Important legislation was passed to rein in abusive credit card practices. The Credit Card Accountability, Responsibility, and Disclosure (CARD) Act of 2009 marked an important turning point for American consumers by ending the days of unfair rate hikes and hidden fees by credit card providers. For too long, credit card contracts and practices had been unfairly and deceptively complicated, often leading consumers to pay more than they reasonably expected. Every year, Americans pay around $15 billion in penalty fees and nearly 80% of American families have a credit card with 44% of families carrying a balance on their credit cards.
Basic Principles for Credit Card Reform
Changes in credit card practices were predicated on four main areas of concern:
#1 – strong and reliable protection for consumers
#2 – all the forms and statements sent out must have plain language
#3 – consumers can shop for a credit card without fear of being taken advantage of
#4 – more accountability in the system so deceptive practices can be prosecuted
Major Changes Made By the Credit CARD Act of 2009
- Banned unfair fate increases – Financial institutions can no longer raise rates unfairly and interest rates on existing balances can not be hiked.
- Banned retroactive rate increases – Stops rate increases on existing card balances due to “any time, any reason” or “universal default” and severely restricts retroactive rate increases due to late payments.
- Provided First Year protection – Contract terms must be clearly spelled out and stable for the entirety of the first year. Firms may continue to offer promotional rates with new accounts or during the life of an account, but the rates must be clearly disclosed and last at least 6 months.
- Ended Late Fee Traps – Credit Card providers must allow card holders at least 21 calendar days from time of mailing to pay the monthly bill. The act also ended late fee traps such as weekend deadlines, due dates that changed each month, and deadlines that fell in the middle of the day.
- Enforced Fair Interest Calculation – Credit card companies are required to apply excess payments to the highest interest balance first. The act also ended the confusing and unfair practice by which issuers use the balance in a previous month to calculate interest charges on the current month, called “double-cycle” billing.
- Required Opt-In to Over-Limit Fees – Consumers can avoid over-limit fees because Credit Card providers have to obtain the consumer’s permission to process transactions that would place the account over the limit.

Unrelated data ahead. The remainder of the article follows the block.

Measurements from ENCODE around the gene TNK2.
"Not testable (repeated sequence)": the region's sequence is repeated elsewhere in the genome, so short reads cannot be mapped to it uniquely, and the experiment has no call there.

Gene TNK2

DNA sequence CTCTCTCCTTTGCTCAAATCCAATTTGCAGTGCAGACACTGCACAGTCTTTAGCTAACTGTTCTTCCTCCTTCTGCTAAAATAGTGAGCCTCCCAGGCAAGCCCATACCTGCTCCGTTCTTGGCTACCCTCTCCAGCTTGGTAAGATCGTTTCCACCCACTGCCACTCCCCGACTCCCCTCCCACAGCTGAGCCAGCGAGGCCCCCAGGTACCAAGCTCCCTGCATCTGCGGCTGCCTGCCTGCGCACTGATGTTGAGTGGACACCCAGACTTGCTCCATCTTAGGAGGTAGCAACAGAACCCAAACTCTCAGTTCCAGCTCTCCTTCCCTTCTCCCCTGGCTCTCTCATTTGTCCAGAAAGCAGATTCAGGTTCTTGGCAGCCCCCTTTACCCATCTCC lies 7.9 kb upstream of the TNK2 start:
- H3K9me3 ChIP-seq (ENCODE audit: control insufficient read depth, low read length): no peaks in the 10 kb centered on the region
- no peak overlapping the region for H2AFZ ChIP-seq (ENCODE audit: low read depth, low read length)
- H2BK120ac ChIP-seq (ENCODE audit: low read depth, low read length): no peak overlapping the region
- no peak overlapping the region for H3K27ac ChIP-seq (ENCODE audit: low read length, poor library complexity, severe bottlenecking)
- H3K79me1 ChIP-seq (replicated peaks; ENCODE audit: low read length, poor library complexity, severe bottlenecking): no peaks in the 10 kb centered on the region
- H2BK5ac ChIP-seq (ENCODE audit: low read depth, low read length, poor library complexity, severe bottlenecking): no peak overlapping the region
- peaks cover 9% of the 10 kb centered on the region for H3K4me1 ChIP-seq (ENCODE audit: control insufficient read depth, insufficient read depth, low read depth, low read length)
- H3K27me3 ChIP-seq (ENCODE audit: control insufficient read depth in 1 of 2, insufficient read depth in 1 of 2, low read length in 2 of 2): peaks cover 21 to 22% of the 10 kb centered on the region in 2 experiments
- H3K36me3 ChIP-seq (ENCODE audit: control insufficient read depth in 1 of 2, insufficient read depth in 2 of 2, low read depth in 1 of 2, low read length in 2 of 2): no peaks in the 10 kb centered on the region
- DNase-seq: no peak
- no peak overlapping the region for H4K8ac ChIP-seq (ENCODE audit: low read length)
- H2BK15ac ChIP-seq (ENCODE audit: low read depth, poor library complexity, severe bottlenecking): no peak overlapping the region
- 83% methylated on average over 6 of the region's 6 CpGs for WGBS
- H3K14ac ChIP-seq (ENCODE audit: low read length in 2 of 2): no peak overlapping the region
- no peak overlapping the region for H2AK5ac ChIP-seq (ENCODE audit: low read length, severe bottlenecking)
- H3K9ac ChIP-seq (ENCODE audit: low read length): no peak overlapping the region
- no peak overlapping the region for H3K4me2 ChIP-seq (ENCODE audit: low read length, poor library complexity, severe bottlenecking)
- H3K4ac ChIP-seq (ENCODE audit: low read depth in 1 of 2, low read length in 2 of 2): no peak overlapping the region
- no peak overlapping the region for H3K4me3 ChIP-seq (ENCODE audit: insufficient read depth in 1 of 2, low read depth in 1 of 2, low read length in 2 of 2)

- Restrained Unfair Sub-Prime Fees – Sub-prime, low-limit credit cards will be substantially restricted on interest rates they can charge.
- Limited Fees on Gift and Stored Value Cards – greater disclosure on fees for gift and stored value cards and restricted inactivity fees unless the card has been inactive for at least 12 months.
- Plain Sight / Plain Language Disclosure – Credit card contract terms must be disclosed in language consumers can see and understand so they can avoid unnecessary costs and better manage finances.
- Real Information about Financial Consequences of Decisions – Credit Card issuers are required to show the consequences to consumers of their credit decisions. Issuers must display on statements how long it will take to pay off the existing balance and clearly show the total interest cost if the consumer pays only the minimum due. Issuers also have to display the payment amount and total interest cost to pay off the existing balance in 36 months.
A New Level of Accountability for Government Regulators and Issuers
The act ensured accountability from both credit card issuers and regulators who are responsible for preventing unfair practices and enforcing protections including:
- Public posting of credit card contracts – Credit Card issuers are required to make contracts available on the Internet in a usable format.
- Regulators held accountable to enforce the law – Regulators are now required to report annually to the US Congress on their enforcement of credit card protections
- Holds regulators accountable to keep protections current – Regulators are required to request public input on trends in the credit card market and potential consumer protection issues to determine what new regulations or disclosures might be needed.
- Regulators will be required either to update the applicable rules, or to publish findings if they deem further regulation unnecessary.
Increased Penalties for Credit Card Providers Who Violate the Law
Card issuers which violate the new restrictions face significantly higher penalties than under previous law, which should make violations less likely.
Protections for Younger Consumers from Pervasive Practices
The CARD act contains protections for college students and young adults, including a requirement that card issuers and universities disclose agreements with respect to the marketing or distribution of credit cards to students.
Many Changes, But Some Things Remain the Same
While the CARD Act of 2009 made many changes to the way business is transacted between consumers and their creditors, some things did not change. Despite relaxing rules for “grace periods” and enhanced information transmission on credit card statements, the basic relationship remains the same. The Credit Card issuer can make changes to an account and increase rates or fees by informing the consumer it is doing so. The interest rates charged and decisions on security of debt are still made by the creditor. Credit Card providers can cancel, change account limits, or charge-off bad debts under their own policies.